E. Use of natural resources
45. Forestry issues continue to be a problem for Papua New Guinea and Solomon Islands. The Forests and Trees Support Programme at the Secretariat of the Pacific Community (SPC) is addressing these issues, with important linkages to the SPREP conservation programmes and the Food and Agriculture Organization of the United Nations. Non-governmental organizations play a critical role in forest use issues, particularly through their grass-roots work with local communities to promote sustainable resource management.
46. The depletion of forest resources has occurred at an alarming rate over the past decade and unabated demand for forest products has, in many cases, prompted international logging companies to turn to the small island developing states, including those in the Pacific subregion. There is an urgent need to curtail unsustainable harvesting of the limited and critical forest resources, for example, in Papua New Guinea and Solomon Islands, by supporting eco-labelling and sustainable forestry initiatives through import restrictions.
47. The following agricultural, forestry and fishery priorities for the next five years were developed at the Special Ministerial Conference on Agriculture in Small Island Developing States, held in Rome on 12 March 1999:
F. Community participation and the vision-making process
48. The small island developing states of the region have made great strides in harmonizing sustainable development goals by integrating all concerned parties into the decision-making process. Successes, especially in community participation projects, have bolstered confidence in the processes for involving communities and businesses in the decision-making process.
49. Integration of sustainable development planning between government workers and village people requires a methodology based on visual representation to augment the vision-making process of Agenda 21. The Vanuatu land-use project has had considerable success using land-use charts as visual representations of the community’s development vision. This is created as an electronic model using a geographic information system (GIS). Current GIS charts in Cook Islands, Fiji, New Caledonia, Solomon Islands, Tonga and Vanuatu already show many features of the island landscapes: for example, land and soil morphology, coastal topography, watersheds, forests, agricultural areas, pastures, public and private buildings, roads, utilities, waste flows, land ownership and political boundaries. Just as one would use an architectural plan to design an integrated resort complex, GIS can easily be adapted to design and manage an integrated island landscape.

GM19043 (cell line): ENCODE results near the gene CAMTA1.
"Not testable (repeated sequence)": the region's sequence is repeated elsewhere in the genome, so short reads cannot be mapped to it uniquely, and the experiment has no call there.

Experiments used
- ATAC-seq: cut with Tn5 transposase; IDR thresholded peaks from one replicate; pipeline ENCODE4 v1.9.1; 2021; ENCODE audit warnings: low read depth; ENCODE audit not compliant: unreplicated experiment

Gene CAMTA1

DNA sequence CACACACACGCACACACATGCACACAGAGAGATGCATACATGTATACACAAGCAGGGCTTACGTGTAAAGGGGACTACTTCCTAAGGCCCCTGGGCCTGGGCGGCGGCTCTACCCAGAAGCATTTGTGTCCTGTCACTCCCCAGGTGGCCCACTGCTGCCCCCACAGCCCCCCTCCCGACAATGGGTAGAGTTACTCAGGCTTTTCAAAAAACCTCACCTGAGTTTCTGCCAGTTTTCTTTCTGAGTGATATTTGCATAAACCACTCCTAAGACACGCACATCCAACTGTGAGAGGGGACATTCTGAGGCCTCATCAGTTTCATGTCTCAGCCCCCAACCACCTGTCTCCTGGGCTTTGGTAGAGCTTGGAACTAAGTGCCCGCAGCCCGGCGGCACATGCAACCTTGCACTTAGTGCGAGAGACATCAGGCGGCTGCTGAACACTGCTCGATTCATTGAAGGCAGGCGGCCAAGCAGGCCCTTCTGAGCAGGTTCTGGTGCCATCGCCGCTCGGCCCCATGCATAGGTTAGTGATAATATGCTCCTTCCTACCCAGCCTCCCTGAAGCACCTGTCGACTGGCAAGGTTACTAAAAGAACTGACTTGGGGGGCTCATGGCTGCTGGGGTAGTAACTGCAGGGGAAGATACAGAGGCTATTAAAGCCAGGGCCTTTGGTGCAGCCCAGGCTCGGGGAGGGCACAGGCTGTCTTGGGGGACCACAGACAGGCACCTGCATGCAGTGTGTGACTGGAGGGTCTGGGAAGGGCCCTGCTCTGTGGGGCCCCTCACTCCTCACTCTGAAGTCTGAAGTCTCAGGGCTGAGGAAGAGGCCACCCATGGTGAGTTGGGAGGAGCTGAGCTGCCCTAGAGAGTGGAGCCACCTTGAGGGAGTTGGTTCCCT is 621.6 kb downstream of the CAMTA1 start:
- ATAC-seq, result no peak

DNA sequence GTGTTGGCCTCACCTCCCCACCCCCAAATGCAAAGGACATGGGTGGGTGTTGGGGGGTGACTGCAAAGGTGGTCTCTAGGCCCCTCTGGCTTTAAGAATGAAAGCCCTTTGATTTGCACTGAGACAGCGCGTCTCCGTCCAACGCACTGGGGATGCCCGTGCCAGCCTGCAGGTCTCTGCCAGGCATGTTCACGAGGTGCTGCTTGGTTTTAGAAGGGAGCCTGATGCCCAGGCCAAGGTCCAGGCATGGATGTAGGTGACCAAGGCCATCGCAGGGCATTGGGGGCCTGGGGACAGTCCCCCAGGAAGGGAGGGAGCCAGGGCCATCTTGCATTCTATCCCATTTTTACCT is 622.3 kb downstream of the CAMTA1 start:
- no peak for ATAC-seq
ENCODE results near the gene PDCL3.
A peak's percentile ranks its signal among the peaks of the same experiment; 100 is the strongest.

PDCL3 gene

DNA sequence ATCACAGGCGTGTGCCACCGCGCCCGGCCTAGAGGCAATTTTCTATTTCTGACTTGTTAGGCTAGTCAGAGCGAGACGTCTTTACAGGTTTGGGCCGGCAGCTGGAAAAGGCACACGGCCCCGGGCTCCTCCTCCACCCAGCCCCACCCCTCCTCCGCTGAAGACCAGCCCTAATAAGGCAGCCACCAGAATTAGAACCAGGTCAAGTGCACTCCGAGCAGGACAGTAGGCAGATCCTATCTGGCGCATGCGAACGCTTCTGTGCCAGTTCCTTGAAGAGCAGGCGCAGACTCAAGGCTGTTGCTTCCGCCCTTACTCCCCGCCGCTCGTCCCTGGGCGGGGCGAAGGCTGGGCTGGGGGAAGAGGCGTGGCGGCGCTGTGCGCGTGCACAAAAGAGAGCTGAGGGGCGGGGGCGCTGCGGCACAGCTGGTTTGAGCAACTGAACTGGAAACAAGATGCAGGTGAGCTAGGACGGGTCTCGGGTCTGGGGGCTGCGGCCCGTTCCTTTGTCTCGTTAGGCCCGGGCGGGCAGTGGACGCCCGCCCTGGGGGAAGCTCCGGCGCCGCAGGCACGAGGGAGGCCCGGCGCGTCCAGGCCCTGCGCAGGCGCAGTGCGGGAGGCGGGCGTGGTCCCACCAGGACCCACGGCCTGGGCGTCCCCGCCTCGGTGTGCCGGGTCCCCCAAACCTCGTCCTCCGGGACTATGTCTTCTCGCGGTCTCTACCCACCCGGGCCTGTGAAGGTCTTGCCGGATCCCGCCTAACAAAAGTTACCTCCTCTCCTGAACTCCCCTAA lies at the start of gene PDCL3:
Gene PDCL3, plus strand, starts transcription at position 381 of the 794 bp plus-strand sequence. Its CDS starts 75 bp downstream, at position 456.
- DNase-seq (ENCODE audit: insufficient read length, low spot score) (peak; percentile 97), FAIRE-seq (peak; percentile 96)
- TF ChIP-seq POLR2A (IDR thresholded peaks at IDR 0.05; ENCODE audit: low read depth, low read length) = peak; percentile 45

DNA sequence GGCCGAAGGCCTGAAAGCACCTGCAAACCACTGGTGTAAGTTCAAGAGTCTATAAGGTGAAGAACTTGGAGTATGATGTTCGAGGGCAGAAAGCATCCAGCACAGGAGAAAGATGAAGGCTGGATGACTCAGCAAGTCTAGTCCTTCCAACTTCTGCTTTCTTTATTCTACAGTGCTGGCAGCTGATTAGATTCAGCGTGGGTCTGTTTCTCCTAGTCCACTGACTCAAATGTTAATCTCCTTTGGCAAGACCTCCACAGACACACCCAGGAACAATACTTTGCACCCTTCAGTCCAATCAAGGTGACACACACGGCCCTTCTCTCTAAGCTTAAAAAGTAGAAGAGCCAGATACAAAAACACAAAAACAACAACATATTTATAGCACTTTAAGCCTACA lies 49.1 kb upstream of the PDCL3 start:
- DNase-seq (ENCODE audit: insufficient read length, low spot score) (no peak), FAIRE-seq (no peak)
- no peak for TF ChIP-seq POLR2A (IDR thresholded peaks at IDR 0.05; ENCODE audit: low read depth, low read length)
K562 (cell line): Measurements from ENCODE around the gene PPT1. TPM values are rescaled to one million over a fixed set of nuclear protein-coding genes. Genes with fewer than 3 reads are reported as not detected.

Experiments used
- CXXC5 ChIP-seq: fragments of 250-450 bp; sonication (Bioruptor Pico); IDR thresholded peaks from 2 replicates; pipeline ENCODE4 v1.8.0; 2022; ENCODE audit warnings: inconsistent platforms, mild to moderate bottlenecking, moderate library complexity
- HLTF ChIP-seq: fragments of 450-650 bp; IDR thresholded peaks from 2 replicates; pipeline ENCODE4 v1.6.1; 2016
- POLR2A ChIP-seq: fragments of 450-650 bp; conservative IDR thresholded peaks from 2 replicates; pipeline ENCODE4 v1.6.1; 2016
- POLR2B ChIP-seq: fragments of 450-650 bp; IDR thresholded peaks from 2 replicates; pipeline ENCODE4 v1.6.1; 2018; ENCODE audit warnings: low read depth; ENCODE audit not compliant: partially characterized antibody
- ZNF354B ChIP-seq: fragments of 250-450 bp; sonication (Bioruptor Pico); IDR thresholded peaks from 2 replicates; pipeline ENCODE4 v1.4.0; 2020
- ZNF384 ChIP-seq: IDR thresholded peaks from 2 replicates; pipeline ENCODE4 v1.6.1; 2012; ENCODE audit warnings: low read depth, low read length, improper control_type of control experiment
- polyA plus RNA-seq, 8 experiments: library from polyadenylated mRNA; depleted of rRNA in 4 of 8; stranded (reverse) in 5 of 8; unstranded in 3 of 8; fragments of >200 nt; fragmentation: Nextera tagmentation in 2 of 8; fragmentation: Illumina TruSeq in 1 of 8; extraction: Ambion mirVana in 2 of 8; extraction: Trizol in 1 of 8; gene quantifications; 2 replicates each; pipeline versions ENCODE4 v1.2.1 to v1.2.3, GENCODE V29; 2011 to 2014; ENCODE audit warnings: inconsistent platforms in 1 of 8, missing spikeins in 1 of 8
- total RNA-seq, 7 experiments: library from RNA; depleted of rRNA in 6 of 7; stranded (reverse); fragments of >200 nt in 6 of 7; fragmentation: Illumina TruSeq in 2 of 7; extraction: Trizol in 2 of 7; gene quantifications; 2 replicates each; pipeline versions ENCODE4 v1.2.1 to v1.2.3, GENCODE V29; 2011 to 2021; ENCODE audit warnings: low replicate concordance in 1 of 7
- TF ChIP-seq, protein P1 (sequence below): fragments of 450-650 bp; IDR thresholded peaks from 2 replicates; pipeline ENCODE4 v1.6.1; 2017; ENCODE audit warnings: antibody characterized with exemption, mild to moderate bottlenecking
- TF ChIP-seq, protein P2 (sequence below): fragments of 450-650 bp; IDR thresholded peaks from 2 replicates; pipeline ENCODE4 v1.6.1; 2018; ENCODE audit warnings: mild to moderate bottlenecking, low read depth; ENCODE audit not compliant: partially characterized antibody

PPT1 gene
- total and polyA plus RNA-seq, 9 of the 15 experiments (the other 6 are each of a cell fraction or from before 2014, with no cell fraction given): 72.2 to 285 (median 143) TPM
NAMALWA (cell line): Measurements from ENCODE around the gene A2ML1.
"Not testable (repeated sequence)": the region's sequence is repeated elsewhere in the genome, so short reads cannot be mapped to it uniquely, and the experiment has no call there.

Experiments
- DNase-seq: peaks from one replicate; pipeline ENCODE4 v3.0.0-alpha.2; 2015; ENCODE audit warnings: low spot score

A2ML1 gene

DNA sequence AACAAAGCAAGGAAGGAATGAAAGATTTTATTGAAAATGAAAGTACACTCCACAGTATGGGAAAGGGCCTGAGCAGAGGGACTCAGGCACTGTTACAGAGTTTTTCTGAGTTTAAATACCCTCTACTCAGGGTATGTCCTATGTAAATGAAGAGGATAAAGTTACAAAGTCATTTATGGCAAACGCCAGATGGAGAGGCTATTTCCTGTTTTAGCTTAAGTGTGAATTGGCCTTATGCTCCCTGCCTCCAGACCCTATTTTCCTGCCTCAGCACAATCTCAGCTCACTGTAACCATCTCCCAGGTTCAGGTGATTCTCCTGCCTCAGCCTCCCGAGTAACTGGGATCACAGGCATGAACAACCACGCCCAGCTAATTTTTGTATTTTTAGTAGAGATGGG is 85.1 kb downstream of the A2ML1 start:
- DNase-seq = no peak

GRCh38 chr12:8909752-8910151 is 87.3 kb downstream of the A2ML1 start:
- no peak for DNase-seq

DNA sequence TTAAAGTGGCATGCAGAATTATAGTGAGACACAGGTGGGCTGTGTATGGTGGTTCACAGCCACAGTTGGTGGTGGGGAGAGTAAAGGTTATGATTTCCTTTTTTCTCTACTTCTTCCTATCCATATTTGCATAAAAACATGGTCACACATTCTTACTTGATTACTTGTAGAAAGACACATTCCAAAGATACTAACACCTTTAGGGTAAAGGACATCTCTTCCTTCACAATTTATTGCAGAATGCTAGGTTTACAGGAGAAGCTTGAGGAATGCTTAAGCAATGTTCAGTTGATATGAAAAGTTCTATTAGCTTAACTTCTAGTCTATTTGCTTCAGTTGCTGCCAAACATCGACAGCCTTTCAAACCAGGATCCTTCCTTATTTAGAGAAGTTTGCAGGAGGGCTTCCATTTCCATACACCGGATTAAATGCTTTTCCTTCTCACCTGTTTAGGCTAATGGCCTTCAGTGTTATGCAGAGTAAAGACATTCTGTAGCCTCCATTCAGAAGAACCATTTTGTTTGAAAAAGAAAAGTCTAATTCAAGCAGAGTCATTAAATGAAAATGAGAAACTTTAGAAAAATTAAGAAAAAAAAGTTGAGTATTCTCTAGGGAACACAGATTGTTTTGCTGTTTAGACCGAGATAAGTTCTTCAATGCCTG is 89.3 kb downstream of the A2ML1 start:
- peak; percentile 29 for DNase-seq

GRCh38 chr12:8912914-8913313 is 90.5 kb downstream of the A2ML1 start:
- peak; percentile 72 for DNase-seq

50. The Vanuatu Land Use Planning Office successfully uses the national GIS to create resource management action plan maps in partnership with all government sectors and local communities. These are now being applied to a rural economic development initiative. The process can be improved by using the "appreciative inquiry approach" to community planning, and by including the Island Systems Management Programme of the South Pacific Applied Geoscience Commission (SOPAC).
51. SOPAC uses GIS as a dynamic systems management tool. In 1998, SOPAC assisted the Fiji Electricity Authority and the Solomon Islands Electricity Authority with the installation of GIS for improved asset and financial management. SOPAC intends to help member countries to adopt a more holistic approach to create electronic charts to show design links between the island infrastructure systems and improve the efficiency of the building industry, telecommunications, manufacturing, supply, waste processing, agriculture, power and water delivery, travel and recreation.
G. Gender issues
52. Most small island developing states have made positive strides in gender equity. Organizations in the Pacific subregion such as SPC, SOPAC, SPREP and the South Pacific Forum have actively striven to ensure gender equity in all aspects of sustainable development. The United Nations Development Fund for Women in the Pacific has been active for over a decade in mainstreaming gender issues.
53. Women are significant users of land and coastal resources and tend to take major responsibility for family health. Their input will be increasingly important in land degradation issues, decision-making and training (as trainers and recipients) on waste management and land use.
H. Environmentally and socially responsible tourism